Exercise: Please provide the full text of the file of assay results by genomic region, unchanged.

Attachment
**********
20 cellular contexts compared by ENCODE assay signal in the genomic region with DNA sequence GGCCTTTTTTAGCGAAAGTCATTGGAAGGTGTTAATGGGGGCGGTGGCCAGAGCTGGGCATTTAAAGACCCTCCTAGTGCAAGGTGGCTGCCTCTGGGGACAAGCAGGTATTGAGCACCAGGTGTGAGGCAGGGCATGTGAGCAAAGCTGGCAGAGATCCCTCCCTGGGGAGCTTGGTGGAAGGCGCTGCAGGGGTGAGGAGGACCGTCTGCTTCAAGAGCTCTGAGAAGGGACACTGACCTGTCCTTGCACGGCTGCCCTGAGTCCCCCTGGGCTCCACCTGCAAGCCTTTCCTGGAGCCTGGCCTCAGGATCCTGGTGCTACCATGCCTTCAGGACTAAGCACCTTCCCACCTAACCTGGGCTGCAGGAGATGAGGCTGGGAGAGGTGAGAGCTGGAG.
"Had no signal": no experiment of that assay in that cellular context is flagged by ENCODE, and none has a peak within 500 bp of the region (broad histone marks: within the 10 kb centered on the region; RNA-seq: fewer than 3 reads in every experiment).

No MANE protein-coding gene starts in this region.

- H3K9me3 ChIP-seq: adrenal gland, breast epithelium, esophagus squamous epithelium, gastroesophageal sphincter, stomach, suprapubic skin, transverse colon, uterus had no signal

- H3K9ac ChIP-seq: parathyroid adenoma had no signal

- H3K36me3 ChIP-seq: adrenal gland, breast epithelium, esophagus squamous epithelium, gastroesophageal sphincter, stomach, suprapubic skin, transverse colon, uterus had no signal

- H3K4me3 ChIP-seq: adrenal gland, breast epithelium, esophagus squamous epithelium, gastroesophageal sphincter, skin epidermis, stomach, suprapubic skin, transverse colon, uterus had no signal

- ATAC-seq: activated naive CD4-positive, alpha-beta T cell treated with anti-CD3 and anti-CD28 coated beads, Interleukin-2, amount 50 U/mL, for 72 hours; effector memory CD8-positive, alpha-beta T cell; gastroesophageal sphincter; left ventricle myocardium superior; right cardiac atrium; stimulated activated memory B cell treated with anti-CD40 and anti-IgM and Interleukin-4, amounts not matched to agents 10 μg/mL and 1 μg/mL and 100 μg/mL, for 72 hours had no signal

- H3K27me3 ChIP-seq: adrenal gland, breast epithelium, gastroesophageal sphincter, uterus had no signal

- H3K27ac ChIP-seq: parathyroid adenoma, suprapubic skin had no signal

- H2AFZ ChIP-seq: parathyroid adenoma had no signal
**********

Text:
20 cellular contexts compared by ENCODE assay signal in the genomic region with DNA sequence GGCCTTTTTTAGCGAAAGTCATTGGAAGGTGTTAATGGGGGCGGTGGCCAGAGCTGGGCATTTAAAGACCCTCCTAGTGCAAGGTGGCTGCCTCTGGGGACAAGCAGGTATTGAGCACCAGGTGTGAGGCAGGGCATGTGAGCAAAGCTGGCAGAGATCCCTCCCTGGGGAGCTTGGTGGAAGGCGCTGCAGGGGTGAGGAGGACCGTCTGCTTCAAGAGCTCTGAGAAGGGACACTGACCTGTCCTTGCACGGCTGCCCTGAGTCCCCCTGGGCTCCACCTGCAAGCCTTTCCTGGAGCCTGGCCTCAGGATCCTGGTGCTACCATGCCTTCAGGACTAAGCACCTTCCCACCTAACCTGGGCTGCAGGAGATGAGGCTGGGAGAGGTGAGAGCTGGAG.
"Had no signal": no experiment of that assay in that cellular context is flagged by ENCODE, and none has a peak within 500 bp of the region (broad histone marks: within the 10 kb centered on the region; RNA-seq: fewer than 3 reads in every experiment).

No MANE protein-coding gene starts in this region.

- H3K9me3 ChIP-seq: adrenal gland, breast epithelium, esophagus squamous epithelium, gastroesophageal sphincter, stomach, suprapubic skin, transverse colon, uterus had no signal

- H3K9ac ChIP-seq: parathyroid adenoma had no signal

- H3K36me3 ChIP-seq: adrenal gland, breast epithelium, esophagus squamous epithelium, gastroesophageal sphincter, stomach, suprapubic skin, transverse colon, uterus had no signal

- H3K4me3 ChIP-seq: adrenal gland, breast epithelium, esophagus squamous epithelium, gastroesophageal sphincter, skin epidermis, stomach, suprapubic skin, transverse colon, uterus had no signal

- ATAC-seq: activated naive CD4-positive, alpha-beta T cell treated with anti-CD3 and anti-CD28 coated beads, Interleukin-2, amount 50 U/mL, for 72 hours; effector memory CD8-positive, alpha-beta T cell; gastroesophageal sphincter; left ventricle myocardium superior; right cardiac atrium; stimulated activated memory B cell treated with anti-CD40 and anti-IgM and Interleukin-4, amounts not matched to agents 10 μg/mL and 1 μg/mL and 100 μg/mL, for 72 hours had no signal

- H3K27me3 ChIP-seq: adrenal gland, breast epithelium, gastroesophageal sphincter, uterus had no signal

- H3K27ac ChIP-seq: parathyroid adenoma, suprapubic skin had no signal

- H2AFZ ChIP-seq: parathyroid adenoma had no signal